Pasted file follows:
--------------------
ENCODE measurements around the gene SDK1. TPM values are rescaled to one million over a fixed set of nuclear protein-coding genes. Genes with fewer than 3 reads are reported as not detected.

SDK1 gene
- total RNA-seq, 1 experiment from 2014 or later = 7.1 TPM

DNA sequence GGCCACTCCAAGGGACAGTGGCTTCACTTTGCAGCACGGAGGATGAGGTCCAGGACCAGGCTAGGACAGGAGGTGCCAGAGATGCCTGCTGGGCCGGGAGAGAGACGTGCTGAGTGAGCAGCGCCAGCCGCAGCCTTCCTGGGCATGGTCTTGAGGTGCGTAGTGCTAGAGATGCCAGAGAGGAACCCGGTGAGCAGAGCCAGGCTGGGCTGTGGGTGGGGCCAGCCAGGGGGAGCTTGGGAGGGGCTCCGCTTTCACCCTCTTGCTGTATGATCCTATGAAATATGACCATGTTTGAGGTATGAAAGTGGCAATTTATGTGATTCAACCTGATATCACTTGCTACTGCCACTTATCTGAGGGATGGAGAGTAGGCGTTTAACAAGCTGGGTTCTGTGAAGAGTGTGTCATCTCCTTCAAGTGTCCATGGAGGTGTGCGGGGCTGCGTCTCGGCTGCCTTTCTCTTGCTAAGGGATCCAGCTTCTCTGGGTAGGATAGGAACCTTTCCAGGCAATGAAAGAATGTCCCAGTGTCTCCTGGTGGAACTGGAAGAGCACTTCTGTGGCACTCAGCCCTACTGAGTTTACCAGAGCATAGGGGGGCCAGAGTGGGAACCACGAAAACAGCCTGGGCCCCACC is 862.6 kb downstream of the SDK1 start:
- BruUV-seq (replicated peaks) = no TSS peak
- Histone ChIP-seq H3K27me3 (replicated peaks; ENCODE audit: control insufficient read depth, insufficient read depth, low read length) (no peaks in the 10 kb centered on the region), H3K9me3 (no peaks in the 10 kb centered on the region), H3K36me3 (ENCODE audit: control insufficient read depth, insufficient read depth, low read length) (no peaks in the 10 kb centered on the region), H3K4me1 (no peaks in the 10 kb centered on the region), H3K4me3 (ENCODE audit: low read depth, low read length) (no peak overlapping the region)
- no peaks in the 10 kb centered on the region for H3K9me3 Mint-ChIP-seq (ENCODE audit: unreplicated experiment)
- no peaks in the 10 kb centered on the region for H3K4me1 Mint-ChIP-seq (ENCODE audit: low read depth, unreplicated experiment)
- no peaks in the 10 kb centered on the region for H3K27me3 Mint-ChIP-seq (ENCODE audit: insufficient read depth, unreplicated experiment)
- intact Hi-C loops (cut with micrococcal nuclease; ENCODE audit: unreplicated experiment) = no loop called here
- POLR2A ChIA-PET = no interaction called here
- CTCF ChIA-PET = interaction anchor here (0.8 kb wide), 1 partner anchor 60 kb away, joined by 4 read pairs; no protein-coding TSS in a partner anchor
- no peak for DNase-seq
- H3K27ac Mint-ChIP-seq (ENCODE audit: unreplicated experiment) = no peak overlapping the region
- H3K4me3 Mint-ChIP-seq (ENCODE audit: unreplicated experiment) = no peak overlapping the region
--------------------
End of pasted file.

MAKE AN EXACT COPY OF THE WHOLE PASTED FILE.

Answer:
ENCODE measurements around the gene SDK1. TPM values are rescaled to one million over a fixed set of nuclear protein-coding genes. Genes with fewer than 3 reads are reported as not detected.

SDK1 gene
- total RNA-seq, 1 experiment from 2014 or later = 7.1 TPM

DNA sequence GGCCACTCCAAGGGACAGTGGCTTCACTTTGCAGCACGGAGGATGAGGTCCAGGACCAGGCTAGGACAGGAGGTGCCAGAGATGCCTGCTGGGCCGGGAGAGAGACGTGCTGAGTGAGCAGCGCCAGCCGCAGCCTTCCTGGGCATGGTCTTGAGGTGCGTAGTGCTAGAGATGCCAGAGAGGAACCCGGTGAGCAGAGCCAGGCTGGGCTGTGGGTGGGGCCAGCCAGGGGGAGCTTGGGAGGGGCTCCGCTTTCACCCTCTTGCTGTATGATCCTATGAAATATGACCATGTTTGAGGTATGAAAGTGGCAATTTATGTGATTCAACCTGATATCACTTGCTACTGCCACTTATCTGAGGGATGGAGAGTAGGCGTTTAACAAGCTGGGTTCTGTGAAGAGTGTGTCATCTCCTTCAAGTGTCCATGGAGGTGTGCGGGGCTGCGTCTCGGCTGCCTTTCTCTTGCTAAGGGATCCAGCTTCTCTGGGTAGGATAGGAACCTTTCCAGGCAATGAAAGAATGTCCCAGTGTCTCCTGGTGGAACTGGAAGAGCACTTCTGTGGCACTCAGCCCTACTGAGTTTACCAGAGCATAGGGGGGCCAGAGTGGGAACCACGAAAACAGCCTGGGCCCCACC is 862.6 kb downstream of the SDK1 start:
- BruUV-seq (replicated peaks) = no TSS peak
- Histone ChIP-seq H3K27me3 (replicated peaks; ENCODE audit: control insufficient read depth, insufficient read depth, low read length) (no peaks in the 10 kb centered on the region), H3K9me3 (no peaks in the 10 kb centered on the region), H3K36me3 (ENCODE audit: control insufficient read depth, insufficient read depth, low read length) (no peaks in the 10 kb centered on the region), H3K4me1 (no peaks in the 10 kb centered on the region), H3K4me3 (ENCODE audit: low read depth, low read length) (no peak overlapping the region)
- no peaks in the 10 kb centered on the region for H3K9me3 Mint-ChIP-seq (ENCODE audit: unreplicated experiment)
- no peaks in the 10 kb centered on the region for H3K4me1 Mint-ChIP-seq (ENCODE audit: low read depth, unreplicated experiment)
- no peaks in the 10 kb centered on the region for H3K27me3 Mint-ChIP-seq (ENCODE audit: insufficient read depth, unreplicated experiment)
- intact Hi-C loops (cut with micrococcal nuclease; ENCODE audit: unreplicated experiment) = no loop called here
- POLR2A ChIA-PET = no interaction called here
- CTCF ChIA-PET = interaction anchor here (0.8 kb wide), 1 partner anchor 60 kb away, joined by 4 read pairs; no protein-coding TSS in a partner anchor
- no peak for DNase-seq
- H3K27ac Mint-ChIP-seq (ENCODE audit: unreplicated experiment) = no peak overlapping the region
- H3K4me3 Mint-ChIP-seq (ENCODE audit: unreplicated experiment) = no peak overlapping the region